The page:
New study predicts Arabica hybrids are the answer to climate change
Results from the BREEDing Coffee for AgroForestry Systems (BREEDCAFS) project show that new Arabica hybrids are 10 to 20 per cent more productive than traditional varieties.
For the past 20 years, French agricultural research and cooperation organisation CIRAD and its Swiss partner ECOM have been working to develop productive Arabica hybrids suitable for growing under shade and more resilient to environmental stresses.
To determine their performance in the field and the quality of the coffee produced, those hybrid varieties have been tested on a broad scale as part of the BREEDCAFS project, coordinated by CIRAD.
“We are the first people to have bred coffee varieties with a view to planting them in agroforestry systems,” says Benoît Bertrand, breeder at CIRAD and coordinator of the BREEDCAFS project.
CIRAD’s researchers believe that growing coffee, a shade-living shrub that originated in the forests of Ethiopia, under trees, is the best way of adapting production to climate change.
Over four years, the project teams characterised the adaptation mechanisms that allowed these new varieties to cope with various stress factors, including high temperatures, drought, shade, poor nitrogen nutrition, and more.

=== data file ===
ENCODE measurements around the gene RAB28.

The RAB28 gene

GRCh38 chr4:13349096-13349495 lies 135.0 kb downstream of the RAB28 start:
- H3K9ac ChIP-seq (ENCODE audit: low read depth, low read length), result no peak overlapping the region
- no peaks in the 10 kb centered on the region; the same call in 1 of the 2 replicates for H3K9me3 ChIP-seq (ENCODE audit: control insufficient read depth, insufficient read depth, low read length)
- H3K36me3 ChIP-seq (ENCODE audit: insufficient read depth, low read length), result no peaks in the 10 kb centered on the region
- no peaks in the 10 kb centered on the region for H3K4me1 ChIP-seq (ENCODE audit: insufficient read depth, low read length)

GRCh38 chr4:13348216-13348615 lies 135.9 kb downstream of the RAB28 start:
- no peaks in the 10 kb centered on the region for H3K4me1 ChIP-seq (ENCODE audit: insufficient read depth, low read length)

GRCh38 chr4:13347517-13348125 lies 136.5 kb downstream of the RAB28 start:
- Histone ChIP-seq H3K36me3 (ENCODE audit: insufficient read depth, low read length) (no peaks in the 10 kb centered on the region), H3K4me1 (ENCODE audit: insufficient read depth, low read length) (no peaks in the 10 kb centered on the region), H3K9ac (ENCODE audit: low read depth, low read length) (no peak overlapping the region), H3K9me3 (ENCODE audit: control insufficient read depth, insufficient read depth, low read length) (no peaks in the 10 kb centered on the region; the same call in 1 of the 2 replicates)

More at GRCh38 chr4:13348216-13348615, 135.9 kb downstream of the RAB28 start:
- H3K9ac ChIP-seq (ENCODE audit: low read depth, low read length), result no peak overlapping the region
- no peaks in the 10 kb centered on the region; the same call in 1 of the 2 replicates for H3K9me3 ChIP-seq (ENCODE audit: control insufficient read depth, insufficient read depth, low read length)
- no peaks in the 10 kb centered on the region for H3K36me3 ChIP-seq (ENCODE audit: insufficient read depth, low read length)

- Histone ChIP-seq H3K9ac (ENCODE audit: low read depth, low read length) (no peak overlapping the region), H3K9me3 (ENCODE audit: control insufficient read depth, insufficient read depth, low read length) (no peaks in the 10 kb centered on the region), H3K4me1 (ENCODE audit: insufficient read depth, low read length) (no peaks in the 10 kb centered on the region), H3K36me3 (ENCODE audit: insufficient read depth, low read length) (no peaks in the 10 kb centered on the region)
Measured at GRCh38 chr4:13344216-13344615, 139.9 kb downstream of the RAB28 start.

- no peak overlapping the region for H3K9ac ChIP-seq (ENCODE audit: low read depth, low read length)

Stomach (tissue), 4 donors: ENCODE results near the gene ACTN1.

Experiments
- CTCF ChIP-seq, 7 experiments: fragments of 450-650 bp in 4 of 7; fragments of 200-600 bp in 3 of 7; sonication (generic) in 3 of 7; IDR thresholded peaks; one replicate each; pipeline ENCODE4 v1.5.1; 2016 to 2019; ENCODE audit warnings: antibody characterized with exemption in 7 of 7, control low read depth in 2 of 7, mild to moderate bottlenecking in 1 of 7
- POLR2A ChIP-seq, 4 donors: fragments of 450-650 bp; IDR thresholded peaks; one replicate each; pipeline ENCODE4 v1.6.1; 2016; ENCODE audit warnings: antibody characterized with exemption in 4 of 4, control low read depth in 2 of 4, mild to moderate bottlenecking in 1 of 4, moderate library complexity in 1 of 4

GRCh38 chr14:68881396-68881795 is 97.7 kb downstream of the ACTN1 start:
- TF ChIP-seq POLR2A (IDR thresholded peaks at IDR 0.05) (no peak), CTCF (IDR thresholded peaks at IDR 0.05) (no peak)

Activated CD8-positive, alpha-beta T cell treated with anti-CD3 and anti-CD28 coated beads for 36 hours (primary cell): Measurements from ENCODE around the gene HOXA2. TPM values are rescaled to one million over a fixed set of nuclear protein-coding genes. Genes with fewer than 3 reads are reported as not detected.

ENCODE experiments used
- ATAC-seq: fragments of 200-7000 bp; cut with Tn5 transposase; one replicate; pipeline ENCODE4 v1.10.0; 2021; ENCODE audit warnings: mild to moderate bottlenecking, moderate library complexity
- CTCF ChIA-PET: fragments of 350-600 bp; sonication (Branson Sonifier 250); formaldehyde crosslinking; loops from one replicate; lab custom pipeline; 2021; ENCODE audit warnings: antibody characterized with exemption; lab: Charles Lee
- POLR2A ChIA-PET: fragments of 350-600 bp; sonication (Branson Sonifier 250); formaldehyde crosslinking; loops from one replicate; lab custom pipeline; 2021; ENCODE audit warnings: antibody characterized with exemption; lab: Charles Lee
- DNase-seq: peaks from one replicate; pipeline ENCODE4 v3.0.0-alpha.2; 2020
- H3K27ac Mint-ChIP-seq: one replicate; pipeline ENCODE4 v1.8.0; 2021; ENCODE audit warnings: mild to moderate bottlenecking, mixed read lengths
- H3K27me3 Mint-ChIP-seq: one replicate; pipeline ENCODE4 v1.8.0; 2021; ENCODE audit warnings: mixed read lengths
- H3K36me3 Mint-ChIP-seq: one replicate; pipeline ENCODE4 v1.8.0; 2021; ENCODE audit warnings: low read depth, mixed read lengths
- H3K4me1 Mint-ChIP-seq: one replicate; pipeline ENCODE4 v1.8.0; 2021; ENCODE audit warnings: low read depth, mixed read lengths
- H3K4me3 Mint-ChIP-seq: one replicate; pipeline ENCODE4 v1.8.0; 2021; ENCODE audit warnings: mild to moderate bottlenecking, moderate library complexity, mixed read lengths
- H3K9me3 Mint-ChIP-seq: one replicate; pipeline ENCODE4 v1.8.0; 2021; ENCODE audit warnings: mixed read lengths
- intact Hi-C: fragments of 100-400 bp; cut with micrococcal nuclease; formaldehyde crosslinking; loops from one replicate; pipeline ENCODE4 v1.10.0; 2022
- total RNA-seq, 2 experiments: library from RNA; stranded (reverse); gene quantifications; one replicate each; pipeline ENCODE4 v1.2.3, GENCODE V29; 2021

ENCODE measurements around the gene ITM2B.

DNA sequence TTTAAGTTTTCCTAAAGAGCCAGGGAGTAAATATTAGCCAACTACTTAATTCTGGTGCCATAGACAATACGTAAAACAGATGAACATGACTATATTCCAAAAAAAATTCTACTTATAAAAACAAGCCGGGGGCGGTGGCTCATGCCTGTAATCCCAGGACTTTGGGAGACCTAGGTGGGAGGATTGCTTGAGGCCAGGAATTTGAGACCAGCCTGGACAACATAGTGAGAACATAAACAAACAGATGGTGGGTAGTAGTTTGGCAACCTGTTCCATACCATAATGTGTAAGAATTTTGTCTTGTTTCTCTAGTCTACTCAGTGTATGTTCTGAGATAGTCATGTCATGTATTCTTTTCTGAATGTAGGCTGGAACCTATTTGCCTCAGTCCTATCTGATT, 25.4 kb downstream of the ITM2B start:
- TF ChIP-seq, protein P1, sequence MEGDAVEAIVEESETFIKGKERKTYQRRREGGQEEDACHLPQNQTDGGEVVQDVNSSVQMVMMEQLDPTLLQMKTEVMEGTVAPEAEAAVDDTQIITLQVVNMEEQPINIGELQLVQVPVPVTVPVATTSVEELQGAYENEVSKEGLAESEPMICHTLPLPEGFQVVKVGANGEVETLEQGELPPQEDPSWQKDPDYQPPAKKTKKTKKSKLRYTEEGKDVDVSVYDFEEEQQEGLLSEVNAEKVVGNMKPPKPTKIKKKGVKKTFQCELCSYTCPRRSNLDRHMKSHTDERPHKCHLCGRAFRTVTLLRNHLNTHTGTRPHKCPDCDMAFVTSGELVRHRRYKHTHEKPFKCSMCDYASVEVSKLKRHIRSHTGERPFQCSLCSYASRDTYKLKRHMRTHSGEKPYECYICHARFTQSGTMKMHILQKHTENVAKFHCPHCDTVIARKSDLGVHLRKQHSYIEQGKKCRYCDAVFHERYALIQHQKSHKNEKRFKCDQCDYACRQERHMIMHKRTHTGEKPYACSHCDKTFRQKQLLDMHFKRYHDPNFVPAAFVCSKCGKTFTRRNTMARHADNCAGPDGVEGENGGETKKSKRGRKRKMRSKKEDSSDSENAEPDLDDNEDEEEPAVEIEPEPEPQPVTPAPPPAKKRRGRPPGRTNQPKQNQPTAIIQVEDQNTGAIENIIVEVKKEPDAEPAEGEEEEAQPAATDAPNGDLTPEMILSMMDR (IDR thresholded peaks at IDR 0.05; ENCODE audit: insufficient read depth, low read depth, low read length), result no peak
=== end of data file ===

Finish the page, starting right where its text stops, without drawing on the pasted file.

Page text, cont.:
These experiments were conducted in greenhouse climate chambers in Denmark, France and Portugal, directly on more than 100 farms in Costa Rica, Nicaragua, Vietnam and Cameroon.
They served to build a highly detailed characterisation of these F1 hybrids, called Starmaya, CentroAmericano, Evaluna and Mundo Maya.
Their degree of resistance to diseases makes it possible to reduce pesticide use by 15 to 20 per cent, and they retain coffee quality.
“In short, they are an all-round success,” says Hervé Étienne, a CIRAD researcher and co-coordinator of BREEDCAFS.
Researchers predict that if these hybrids are rolled out rapidly, the area planted with coffee in agroforestry systems could expand by 30 to 40 per cent within the next decade.
“In view of the success of these varieties in the four countries covered by the project, neighbouring countries across the three continents will massively adopt the new F1 hybrids and agroforestry systems,” says Benoît.
For more information, visit the CIRAD website.
Source: Bean Scene Mag